Organize gear exactly how you want: The Mammut Neon Smart’s clever design literally opens up more options than traditional backpacks. We tested the sport climbing pack over four months to find out how it performs.
My quickdraws go on this sling, water bottle there, my tape in that pocket. I’m gearing up for another day of sport climbing on Minnesota’s limestone bluffs with the Neon Smart on my back.
Announced last summer and launched this spring, the $130 Neon Smart is designed for sport climbing and day trips. The pack functions as an organizational freak’s dream, with designated pockets and loops for a day’s worth of gear.
Unzip the pack, and the standout design component comes to life. The pack unzips entirely, from top to bottom. Fully unzipped, you have access to all your gear, even if you shoved your harness at the very bottom. (Every. Single. Time.) And best of all, laid flat, the pack doubles as a rope tarp.
In short: We tested the Neon Smart in Minnesota and Colorado on sport climbing trips and trad climbing days. The Neon Smart delivers as a single-day pack, carries weight comfortably, and holds up to rock abrasions. Caveats are its limited rope carry function and lack of waist straps and exterior lash points.
Mammut Neon Smart Backpack Review
The Neon Smart has one main zipper opening, which goes around the side and bottom of the pack. When unzipped, the pack lays flat — a cool feature that lets you access the pack’s contents very easily.
Inside sit several mesh pockets, some zippered pockets, and slings at the top for clipping gear. At the bottom of the pack is a mat for cleaning shoes before getting on the wall.
In use, it can easily fit a day’s worth of sport gear. An entire set of quickdraws, climbing shoes, harness, chalk bag, and more all have their place.
And the robust materials left me confident the pack wouldn’t break when scrambling or during continued use. And after four months of use, it’s held up.
Outside the pack, there’s not much to it. There’s a top pocket for small belongings and fixing a rope as well as a larger side pocket.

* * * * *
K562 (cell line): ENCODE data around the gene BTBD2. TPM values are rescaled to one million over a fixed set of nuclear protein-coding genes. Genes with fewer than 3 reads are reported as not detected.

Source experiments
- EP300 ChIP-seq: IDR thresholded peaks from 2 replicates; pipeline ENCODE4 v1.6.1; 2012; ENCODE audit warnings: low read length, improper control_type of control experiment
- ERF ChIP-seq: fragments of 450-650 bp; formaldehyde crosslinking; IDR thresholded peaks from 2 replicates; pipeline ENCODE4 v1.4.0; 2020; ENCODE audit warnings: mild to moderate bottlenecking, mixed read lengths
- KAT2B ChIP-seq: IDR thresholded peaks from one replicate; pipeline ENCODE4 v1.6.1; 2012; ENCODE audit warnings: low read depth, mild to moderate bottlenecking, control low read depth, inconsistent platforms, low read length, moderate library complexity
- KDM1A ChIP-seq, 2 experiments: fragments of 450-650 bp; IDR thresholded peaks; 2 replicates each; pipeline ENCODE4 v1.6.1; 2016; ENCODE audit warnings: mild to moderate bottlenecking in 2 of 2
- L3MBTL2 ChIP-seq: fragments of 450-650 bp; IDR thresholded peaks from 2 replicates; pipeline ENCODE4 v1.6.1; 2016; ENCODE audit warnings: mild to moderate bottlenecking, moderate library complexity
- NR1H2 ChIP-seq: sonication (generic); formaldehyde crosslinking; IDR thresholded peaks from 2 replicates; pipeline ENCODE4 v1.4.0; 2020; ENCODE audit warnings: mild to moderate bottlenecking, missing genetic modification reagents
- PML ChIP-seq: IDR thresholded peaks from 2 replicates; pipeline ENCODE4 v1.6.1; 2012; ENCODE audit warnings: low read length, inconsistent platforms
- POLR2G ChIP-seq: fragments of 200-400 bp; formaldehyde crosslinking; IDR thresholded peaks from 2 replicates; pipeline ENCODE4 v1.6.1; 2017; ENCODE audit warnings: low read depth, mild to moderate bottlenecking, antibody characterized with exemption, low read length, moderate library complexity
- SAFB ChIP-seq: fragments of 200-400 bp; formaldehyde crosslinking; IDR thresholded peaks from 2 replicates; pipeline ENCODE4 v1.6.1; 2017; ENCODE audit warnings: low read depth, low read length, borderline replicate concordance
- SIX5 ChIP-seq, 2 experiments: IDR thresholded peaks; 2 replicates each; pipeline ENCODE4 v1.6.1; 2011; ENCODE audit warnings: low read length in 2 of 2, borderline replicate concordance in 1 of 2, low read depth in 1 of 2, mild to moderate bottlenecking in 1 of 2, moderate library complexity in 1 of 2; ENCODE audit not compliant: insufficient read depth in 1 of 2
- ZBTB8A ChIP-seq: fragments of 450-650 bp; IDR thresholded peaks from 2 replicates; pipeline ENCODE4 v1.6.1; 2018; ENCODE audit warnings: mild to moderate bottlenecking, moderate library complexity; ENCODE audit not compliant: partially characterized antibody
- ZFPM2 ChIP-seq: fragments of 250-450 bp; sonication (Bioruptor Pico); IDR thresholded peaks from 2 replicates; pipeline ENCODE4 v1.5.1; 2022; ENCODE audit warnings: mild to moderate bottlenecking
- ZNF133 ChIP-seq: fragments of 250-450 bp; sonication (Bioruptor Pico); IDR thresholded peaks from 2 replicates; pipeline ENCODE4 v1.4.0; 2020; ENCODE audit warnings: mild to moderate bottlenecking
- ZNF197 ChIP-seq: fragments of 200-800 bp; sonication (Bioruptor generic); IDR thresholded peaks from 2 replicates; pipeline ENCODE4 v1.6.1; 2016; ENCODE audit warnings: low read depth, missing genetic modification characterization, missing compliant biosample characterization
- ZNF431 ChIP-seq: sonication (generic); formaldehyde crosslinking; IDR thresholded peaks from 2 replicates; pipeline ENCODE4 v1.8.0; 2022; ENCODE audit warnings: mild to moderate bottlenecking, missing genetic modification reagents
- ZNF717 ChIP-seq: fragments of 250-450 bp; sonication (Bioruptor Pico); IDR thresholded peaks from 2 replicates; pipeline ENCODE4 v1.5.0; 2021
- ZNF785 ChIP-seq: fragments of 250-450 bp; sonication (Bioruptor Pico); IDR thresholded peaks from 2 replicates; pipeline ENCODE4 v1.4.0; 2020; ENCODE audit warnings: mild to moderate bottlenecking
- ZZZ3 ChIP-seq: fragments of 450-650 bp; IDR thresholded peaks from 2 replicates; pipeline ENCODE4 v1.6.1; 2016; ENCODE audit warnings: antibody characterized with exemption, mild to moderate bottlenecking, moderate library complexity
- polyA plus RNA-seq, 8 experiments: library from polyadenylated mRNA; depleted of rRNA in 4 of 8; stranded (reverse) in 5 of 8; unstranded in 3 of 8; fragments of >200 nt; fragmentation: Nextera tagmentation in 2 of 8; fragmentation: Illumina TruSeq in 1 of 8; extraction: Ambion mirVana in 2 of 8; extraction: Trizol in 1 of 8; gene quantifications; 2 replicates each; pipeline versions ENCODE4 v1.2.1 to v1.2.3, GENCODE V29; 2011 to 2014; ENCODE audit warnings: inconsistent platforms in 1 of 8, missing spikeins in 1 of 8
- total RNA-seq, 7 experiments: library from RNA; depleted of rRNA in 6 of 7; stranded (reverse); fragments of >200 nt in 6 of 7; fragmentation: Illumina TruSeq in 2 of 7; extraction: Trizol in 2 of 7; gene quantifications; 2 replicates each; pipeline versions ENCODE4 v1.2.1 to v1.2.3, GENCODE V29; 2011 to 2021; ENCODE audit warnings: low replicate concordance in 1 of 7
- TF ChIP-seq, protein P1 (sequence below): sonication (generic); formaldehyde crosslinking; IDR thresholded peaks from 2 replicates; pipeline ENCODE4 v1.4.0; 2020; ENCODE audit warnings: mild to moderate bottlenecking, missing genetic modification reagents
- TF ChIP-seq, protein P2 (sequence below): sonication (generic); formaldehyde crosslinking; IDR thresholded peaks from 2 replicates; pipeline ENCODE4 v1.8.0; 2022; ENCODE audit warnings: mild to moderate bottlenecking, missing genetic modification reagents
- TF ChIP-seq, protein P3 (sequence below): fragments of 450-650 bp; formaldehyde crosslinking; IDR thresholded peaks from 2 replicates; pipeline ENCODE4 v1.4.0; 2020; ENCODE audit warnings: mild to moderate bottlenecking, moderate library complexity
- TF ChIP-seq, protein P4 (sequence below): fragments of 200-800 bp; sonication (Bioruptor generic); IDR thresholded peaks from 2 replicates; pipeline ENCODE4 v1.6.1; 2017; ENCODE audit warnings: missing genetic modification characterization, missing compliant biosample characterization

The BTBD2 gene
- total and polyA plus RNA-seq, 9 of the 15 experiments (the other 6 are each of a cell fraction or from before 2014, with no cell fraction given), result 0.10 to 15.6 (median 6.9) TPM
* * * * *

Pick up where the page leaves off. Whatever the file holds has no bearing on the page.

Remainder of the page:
The shoulder straps are comfortable for short hikes, and the back panel feels sturdy, yet malleable. But shoulder straps are all it has for load stabilization.
For closing the pack up, two zippers let you access its contents and can stand up to yanking and continued use.
Lastly, it comes with a rope tarp although the pack also doubles as one itself.
Lay-Flat Mammut Neon Smart Backpack
As someone that’s used to simple top-loading bags, the Neon Smart took some getting used to. But after a few weeks’ use, I noticed I was placing gear in the same place, and I really started taking advantage of the pack’s design.
The difference is subtle, but my gear didn’t get tangled up. If I made sure to continuously place my climbing gear in the same spot, I saved time at the crag and maximized climbing.
Gone are the days of borrowing my climbing partner’s tape or chalk! Most importantly, I think it’s easier to lose gear that’s unorganized and in a tangled mess.
The shoulder pads are comfy for short approaches, and the back panel feels nice against the body.
Downsides: Neon Smart Pack
Thankfully, most of the crags I attended didn’t have long approaches. I hiked between five and 30 minutes to get to each. But when the pack was really loaded up, I noticed some strain on my shoulders.
Admittedly, I didn’t always use the pack as Mammut markets it. I only really felt this downside when I was trad climbing with a substantial rack. The pack doesn’t have hip straps that would let the load rest on your hips.
Continuing, the only way to carry a rope is via a top strap that can feel a little chintzy to use. When thrashing about on steep approaches, the rope is only secure on the top and can flop around. It works but requires attention.
Outside the pack, there aren’t places to lash stinky shoes or gear if you’re quickly hopping from one spot to the next. But I was okay with this, as I’m accustomed to stashing everything in the pack. Besides, the Neon Smart is made for placing and organizing items inside the pack.
But for sport climbing, where my whole kit is just draws and the essentials, the pack worked great.
Mammut Neon Smart Climbing Pack: The Wrap-Up
Throughout four months of use, the pack became a reliable companion for climbing trips. I didn’t notice any rips or loss of function in the pack. It has a sturdy build and can withstand abuse.
Mammut offers an advanced sport climbing pack in the Neon Smart that should last through years of scrambling and hauling. Those that climb trad, big wall, or ice may want to try more discipline-specific packs.
But whether I’m relaxing at the sport crag, or projecting my next route, the Neon Smart is a reliable and dialed option. And if you’re someone that likes to organize, you have got to check one out.